Born on December 5, 1839, in New Rumley, Ohio, George Armstrong Custer was a United States Army officer and cavalry commander during the Civil War and the American Indian Wars.
Custer entered the United States Military Academy at West Point in 1858. Graduating early due to the outbreak of the Civil War, he was called to serve with the Union Army in 1861. The war gave Custer the opportunity to prove himself as an effective leader and fearless fighter, a reputation that was later enhanced by his role in the American Indian Wars on the western frontier. He is perhaps best known for his “Last Stand” at the Battle of the Little Bighorn on June 25, 1876, when he led his regiment against a substantially larger Native American force. The battle resulted in a severe defeat for the U.S. Army, as well as Custer’s death.
An ambitious military leader, Custer sought fame; after his death, his widow, Elizabeth, whom he affectionately called “Libbie,” helped him to achieve it. She launched an extensive and effective campaign to advance Custer’s image as a war hero. The public began to view him as an exemplary officer who sacrificed his life for his country. His military career, especially his actions at Little Big Horn, has been studied extensively by historians.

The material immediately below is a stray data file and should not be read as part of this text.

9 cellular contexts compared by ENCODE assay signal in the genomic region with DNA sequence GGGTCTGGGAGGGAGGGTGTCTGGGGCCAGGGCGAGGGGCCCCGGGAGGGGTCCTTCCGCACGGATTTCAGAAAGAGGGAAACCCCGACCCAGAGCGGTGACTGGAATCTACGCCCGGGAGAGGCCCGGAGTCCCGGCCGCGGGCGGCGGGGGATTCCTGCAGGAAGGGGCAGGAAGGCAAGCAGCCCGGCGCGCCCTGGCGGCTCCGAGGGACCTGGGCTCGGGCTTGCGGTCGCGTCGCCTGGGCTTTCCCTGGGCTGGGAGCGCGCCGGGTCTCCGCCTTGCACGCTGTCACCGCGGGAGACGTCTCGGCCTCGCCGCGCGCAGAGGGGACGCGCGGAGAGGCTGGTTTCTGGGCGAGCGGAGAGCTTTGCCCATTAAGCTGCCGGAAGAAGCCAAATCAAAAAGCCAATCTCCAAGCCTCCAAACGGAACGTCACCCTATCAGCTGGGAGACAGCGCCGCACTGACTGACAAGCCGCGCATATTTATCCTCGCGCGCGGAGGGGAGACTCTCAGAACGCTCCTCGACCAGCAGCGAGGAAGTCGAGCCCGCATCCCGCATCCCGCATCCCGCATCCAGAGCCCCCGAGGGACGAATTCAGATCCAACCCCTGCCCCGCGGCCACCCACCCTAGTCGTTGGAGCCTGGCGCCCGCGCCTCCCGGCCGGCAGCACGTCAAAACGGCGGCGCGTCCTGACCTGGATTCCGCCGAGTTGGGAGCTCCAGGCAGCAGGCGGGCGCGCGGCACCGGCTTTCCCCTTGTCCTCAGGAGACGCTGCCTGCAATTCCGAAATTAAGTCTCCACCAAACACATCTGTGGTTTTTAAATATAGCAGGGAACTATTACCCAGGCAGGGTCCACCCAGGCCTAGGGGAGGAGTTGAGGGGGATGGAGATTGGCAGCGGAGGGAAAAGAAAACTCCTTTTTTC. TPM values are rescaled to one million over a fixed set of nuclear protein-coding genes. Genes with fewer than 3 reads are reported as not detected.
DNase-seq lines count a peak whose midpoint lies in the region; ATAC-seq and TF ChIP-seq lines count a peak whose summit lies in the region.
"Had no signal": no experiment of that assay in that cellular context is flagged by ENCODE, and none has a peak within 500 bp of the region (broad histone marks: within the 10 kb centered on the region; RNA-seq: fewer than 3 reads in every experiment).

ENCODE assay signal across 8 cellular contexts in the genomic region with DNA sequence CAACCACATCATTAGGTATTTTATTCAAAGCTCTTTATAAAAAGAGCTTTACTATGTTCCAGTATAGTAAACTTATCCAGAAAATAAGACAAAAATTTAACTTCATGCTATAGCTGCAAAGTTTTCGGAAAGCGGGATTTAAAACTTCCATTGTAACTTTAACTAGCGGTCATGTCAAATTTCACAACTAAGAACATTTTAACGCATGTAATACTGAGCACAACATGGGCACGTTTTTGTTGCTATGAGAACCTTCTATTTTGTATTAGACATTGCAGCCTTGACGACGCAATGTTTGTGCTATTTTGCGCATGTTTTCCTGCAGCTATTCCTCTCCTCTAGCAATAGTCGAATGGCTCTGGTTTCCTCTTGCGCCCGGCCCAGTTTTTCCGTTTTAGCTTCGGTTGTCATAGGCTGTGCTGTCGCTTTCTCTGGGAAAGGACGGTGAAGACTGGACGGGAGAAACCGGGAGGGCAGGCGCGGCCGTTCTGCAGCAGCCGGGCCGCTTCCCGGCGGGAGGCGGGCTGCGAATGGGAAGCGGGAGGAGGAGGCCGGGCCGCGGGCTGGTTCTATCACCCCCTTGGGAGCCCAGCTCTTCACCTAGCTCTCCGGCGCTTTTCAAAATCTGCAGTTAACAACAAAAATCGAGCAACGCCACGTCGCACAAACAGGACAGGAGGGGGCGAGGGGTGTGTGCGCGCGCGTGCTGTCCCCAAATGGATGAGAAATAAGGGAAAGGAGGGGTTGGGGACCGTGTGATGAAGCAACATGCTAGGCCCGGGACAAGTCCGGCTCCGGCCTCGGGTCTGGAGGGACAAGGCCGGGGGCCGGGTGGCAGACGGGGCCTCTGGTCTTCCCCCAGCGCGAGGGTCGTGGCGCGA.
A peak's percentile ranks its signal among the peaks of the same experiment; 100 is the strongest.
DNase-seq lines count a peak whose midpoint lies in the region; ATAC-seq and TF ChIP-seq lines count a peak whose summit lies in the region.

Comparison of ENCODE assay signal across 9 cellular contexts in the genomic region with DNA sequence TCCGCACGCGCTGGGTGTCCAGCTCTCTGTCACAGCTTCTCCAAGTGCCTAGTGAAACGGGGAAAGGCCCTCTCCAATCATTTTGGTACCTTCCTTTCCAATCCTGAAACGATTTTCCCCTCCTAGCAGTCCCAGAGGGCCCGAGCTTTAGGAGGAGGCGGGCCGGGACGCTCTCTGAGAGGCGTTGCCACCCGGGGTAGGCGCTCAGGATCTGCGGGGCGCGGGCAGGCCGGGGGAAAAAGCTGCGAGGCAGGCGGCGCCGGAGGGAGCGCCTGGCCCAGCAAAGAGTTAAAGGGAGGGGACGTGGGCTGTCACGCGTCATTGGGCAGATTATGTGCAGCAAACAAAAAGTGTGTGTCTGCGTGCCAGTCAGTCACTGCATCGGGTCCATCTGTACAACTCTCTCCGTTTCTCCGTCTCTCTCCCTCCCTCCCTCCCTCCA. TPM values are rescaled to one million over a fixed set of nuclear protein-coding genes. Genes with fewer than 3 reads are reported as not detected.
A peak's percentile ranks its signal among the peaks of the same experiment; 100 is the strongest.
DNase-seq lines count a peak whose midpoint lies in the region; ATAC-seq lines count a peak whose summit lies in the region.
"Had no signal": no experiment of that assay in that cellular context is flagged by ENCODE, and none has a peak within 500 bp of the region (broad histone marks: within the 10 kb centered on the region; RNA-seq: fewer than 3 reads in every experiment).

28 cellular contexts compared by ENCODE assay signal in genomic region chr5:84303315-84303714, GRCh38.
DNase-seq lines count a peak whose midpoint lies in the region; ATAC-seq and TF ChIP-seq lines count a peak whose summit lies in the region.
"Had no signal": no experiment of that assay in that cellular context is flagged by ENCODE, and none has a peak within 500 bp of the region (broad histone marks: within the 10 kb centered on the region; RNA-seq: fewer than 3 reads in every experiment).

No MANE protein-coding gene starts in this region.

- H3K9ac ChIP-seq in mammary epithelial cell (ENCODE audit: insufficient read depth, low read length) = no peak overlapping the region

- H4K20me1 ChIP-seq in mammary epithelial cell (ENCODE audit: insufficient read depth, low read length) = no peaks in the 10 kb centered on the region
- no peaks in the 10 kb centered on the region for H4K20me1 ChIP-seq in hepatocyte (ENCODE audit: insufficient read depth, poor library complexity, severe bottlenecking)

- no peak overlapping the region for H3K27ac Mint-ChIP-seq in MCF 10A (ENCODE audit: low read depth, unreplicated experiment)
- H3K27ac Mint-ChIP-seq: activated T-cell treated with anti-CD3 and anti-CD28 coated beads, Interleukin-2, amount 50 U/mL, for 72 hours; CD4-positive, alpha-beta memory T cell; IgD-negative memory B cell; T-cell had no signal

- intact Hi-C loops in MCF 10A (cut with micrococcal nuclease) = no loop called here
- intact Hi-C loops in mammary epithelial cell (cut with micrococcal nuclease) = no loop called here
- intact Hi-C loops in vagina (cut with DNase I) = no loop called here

During his travels throughout the country as an officer in the Army, Custer remained in contact with his relatives, including his cousin Augusta Frary, who resided in Canandaigua and Albion, New York. Custer’s letters to Frary provide a narrative of his adult life, including his time at West Point, his involvement in the Civil War, and his critical role in the Indian Wars. The George A. Custer collection contains this series of letters, some of which also detail Custer’s travels through Western New York.